Friday, June 27, 2014

The Elephant Catchers

It has been 6 years since i read and blogged about Subroto Bagchi's book Go kiss the world. As with the previous book, finished reading the book "The Elephant Catchers" in one sitting. The writing style is very captivating and keeps you reading. 

The Elephant Catchers is all about growing a company that is hunting rabbits (small game) into one that now catches elephants. While many people start a startup, very few can make it into a self-sustaining and growing company. The book deals with the mistakes that happen and how to go about "fixing" those mistakes. 

Many anecdotes from different points along the way makes for an interesting read. The use of personification at different points to explain very different stories is very appealing. For example, at one point the company wins a big client who could be persuaded to hire a dog that is loyal instead of cat that is pleasing. 

Dividing the book into 6 parts with sub-chapters keeps it well organized. All of them have one thing in common, it is about scaling things. Be it scaling ideas or infrastructure the wisdom of having been there and having done that shines through brilliantly.

Monday, June 16, 2014

Largest known protein - Titin

With a length of more than 30Kb Titin is the largest known protein in the Human genome. Due to its repeated use of the same domains, it is thought have undergone very unpredictable exon losses. 

Apart from the biological reality of exon loss, the incredible length of the gene makes it prone to annotation errors. Prevalence of such large scale annotation errors makes it impossible to study the intricacies of the biology of such a gene. This is an attempt to identify such potential errors in annotation. The hope is that it will contribute to improving the annotation. 

Mutations in the Titin gene have been implicated in many diseases. Being the longest gene also makes it interesting from an evolutionary point of view. 


The human version of the gene (located on chr-2) has 363 annotated exons as per Human release 75 of Ensemble. The chicken version of the gene (located on chr-7) has only 47 annotated exons as per Chicken release 75 of Ensemble. Flanking genes are PLEKHA3 and CCDC141. However, a new gene, "ENSGALG00000026366" has been annotated in Chicken between PLEKHA3 and TITIN. While it has a name like "gga-mir-7474" and a link to the mirbase, it has gene type as protein coding. If that was not confusing enough, this gene has an aminoacid length of ~30Kb (has 269 exons). Given its location and length, it appears that the Titin gene has been incorrectly split into two genes (Titin itself and gga-mir-7474). As expected, the two genes are connected by a chicken cDNA EST (see figure below).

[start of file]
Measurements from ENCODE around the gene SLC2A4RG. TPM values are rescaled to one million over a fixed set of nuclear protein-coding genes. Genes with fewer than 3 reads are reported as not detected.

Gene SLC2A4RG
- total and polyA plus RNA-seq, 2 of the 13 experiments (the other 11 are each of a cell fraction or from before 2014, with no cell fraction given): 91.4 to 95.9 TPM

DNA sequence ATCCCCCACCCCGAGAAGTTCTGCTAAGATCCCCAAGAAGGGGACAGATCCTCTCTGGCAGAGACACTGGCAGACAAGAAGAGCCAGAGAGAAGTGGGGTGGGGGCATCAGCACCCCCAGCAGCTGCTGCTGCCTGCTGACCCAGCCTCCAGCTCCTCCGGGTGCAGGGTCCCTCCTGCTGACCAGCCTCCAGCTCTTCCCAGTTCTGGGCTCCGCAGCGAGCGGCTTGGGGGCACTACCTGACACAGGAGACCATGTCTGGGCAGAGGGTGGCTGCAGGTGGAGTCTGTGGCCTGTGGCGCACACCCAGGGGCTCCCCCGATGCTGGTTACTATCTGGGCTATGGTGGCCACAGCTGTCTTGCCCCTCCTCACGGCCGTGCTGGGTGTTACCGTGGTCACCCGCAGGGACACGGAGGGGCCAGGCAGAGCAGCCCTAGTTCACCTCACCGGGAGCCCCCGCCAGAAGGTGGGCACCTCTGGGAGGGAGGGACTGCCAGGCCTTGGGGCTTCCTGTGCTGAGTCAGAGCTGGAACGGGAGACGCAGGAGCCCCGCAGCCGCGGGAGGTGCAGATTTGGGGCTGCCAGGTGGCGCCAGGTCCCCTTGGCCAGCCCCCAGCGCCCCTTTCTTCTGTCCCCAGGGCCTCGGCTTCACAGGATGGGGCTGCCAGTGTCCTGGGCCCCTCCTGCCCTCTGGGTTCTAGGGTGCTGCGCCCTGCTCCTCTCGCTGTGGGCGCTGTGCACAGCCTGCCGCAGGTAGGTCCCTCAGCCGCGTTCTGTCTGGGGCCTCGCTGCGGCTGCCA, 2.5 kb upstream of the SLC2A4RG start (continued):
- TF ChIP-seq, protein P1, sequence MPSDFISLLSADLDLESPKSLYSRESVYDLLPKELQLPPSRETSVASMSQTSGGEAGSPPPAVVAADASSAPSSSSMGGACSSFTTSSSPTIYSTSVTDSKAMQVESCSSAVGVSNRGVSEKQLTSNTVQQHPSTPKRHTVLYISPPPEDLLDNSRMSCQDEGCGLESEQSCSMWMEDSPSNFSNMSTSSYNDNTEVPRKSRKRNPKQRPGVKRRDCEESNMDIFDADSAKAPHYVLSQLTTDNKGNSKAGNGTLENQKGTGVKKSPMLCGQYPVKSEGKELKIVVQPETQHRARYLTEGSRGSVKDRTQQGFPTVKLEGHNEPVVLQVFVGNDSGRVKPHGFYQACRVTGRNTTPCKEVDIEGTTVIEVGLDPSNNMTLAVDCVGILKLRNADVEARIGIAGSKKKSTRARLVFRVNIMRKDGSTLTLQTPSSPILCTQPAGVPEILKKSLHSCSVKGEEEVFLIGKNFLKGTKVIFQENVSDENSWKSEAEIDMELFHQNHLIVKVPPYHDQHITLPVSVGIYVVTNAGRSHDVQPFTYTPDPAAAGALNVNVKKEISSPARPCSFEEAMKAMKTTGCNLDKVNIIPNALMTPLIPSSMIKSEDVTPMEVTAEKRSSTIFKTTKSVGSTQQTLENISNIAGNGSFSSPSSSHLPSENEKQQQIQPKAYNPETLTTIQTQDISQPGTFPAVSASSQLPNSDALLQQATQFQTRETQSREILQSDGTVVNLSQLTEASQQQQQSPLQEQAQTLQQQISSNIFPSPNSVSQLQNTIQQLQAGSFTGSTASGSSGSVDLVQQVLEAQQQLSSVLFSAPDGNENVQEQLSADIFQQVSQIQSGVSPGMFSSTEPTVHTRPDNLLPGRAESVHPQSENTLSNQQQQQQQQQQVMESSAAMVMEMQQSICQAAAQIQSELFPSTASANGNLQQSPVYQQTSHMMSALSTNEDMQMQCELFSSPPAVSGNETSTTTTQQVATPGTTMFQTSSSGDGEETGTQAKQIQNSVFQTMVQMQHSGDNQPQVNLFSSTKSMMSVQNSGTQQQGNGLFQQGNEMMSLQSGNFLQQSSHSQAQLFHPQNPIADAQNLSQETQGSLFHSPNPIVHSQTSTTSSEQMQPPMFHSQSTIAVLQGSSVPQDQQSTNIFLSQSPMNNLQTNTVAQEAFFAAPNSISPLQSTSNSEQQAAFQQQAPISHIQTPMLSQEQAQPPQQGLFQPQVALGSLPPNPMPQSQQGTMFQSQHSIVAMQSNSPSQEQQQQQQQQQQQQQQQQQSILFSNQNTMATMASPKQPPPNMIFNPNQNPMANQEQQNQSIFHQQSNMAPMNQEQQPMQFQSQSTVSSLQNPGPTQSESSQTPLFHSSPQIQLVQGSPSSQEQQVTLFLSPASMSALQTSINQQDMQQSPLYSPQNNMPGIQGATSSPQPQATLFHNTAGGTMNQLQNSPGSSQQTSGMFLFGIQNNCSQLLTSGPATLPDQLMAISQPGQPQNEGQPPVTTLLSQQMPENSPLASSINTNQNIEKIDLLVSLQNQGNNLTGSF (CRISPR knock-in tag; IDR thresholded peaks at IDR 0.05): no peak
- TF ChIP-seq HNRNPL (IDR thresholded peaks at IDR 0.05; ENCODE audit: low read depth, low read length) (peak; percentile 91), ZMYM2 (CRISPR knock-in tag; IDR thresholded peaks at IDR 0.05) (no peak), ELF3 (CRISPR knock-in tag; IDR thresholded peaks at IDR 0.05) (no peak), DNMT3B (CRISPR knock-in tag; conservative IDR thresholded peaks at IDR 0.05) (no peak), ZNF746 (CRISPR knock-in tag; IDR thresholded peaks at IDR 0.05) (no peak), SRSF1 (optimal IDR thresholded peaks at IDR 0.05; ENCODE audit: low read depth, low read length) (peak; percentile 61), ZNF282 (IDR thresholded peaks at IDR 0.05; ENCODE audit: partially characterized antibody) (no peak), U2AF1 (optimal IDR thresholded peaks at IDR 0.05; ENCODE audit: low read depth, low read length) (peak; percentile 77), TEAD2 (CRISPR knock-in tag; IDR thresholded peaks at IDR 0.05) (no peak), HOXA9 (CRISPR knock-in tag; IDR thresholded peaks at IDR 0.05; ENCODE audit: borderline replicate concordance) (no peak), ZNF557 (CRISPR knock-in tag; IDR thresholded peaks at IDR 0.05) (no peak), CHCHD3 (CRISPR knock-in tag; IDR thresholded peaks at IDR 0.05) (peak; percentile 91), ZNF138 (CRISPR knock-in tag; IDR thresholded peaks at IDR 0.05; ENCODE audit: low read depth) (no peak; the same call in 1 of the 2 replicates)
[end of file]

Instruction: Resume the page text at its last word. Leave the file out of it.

This "gga-mir-7474" gene gets top blast hit from Titin. 

So based on EST data and blast data these two genes can be merged as part of the Titin gene. We are still short by 47 more exons.


The release 75 of Ensemble has a ~61Kb long TTN gene with 106 exons annotated in Flycatcher. Two very short genes (with 1 and 2 exons) downstream from this TTN gene, ENSFALT00000015943 and ENSFALT00000003626 also give top blast hit to the TTN gene.

Even with availability of EST evidence, some very good objective predictions, the annotation seems rather sketchy.  

Wednesday, June 11, 2014

European crow hybrid zone poem

A poem by Jochen Wolf, that describes the European crow hybrid zone.

Crows are generally believed to be black,
but some think that they are grey.

fact is, both parties are right,
and anyway all crows are black at night.

but during day they meet along a narrow hybrid zone
where they eat and play.
and sometimes mate, and assortatively clone.
black with black and grey with grey.
so the question is: why do black and grey stay away.

to answer this riddle we climbed many pines,
and raised a good deal of young, for food that they shout.
we sequenced genomes and programmed
until the keyboard shines

and kind of
figured it out.

Young crows eat a lot

Young crow chicks need to be fed a lot of food. Since, they are not able to feed themselves, food has to be almost pushed down their throats. They eat meat (ox heart is supposed to be their favorite), eggs, corn etc. Some crows prefer not eating anything other than meat and can spit out the egg and corn. As they grow older, they learn to eat meat and leave the corn in the bowls. Moving worms are a big hit with crows. Although keratin rich worms are not their primary diet, they do like eating a few worms.

So a lot of protein rich food laced with vitamins, calcium (chalk) and water. Its really amazing that such small birds can eat so much food within a day. The very young crows with very tiny throats can find it hard to swallow food. Meat can also be blended into a viscous paste and fed to the crows either with a spoon or a syringe of some sort. However, as the crows get older, this should be discontinued gradually to make sure that the crows learn to use their tongue and beak.

Apart from food, captive crows need medication. The stress of being kept captive seems to make them more prone to diseases. Veterinarians working with farm birds should be able to help. However, wild birds like the crows are definitely harder to breed in captivity. Given such hardship in breeding crows in captivity, the recovery in the population of the Hawaiian crow [Alalā (Corvus hawaiiensis)] is worthy of praise.

Pictures of crow claw (obtained from dead crows with appropriate permission for research)